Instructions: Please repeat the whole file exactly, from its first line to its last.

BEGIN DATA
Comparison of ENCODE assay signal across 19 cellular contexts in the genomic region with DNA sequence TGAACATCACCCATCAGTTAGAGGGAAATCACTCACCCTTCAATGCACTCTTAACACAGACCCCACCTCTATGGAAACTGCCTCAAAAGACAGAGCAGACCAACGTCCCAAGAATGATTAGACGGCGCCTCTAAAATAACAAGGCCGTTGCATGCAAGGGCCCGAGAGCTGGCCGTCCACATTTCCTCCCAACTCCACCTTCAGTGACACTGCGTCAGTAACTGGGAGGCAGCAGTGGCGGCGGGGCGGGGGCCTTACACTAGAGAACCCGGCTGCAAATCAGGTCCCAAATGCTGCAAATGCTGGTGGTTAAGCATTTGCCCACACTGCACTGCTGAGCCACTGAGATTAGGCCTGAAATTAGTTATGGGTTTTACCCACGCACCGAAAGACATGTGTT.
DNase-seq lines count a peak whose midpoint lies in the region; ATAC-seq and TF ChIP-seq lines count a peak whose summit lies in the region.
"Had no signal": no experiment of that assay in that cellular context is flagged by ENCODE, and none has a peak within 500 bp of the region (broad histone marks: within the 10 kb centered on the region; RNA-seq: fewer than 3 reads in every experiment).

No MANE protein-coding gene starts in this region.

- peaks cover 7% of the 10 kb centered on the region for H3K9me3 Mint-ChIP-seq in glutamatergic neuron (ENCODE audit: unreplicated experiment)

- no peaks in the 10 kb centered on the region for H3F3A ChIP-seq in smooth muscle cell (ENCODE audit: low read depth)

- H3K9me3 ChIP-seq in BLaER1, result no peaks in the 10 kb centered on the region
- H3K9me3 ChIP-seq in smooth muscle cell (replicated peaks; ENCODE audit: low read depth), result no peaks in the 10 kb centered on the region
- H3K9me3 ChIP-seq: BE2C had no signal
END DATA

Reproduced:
Comparison of ENCODE assay signal across 19 cellular contexts in the genomic region with DNA sequence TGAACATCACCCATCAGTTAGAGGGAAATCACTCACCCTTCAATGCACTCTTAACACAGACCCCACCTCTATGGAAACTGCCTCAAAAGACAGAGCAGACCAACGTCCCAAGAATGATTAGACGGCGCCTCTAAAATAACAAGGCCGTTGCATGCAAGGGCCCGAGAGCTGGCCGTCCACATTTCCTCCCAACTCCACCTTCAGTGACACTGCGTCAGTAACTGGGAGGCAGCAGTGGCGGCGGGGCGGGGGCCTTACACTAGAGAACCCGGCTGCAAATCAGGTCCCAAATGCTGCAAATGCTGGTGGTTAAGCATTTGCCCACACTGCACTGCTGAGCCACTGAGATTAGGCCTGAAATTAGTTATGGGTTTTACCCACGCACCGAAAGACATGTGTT.
DNase-seq lines count a peak whose midpoint lies in the region; ATAC-seq and TF ChIP-seq lines count a peak whose summit lies in the region.
"Had no signal": no experiment of that assay in that cellular context is flagged by ENCODE, and none has a peak within 500 bp of the region (broad histone marks: within the 10 kb centered on the region; RNA-seq: fewer than 3 reads in every experiment).

No MANE protein-coding gene starts in this region.

- peaks cover 7% of the 10 kb centered on the region for H3K9me3 Mint-ChIP-seq in glutamatergic neuron (ENCODE audit: unreplicated experiment)

- no peaks in the 10 kb centered on the region for H3F3A ChIP-seq in smooth muscle cell (ENCODE audit: low read depth)

- H3K9me3 ChIP-seq in BLaER1, result no peaks in the 10 kb centered on the region
- H3K9me3 ChIP-seq in smooth muscle cell (replicated peaks; ENCODE audit: low read depth), result no peaks in the 10 kb centered on the region
- H3K9me3 ChIP-seq: BE2C had no signal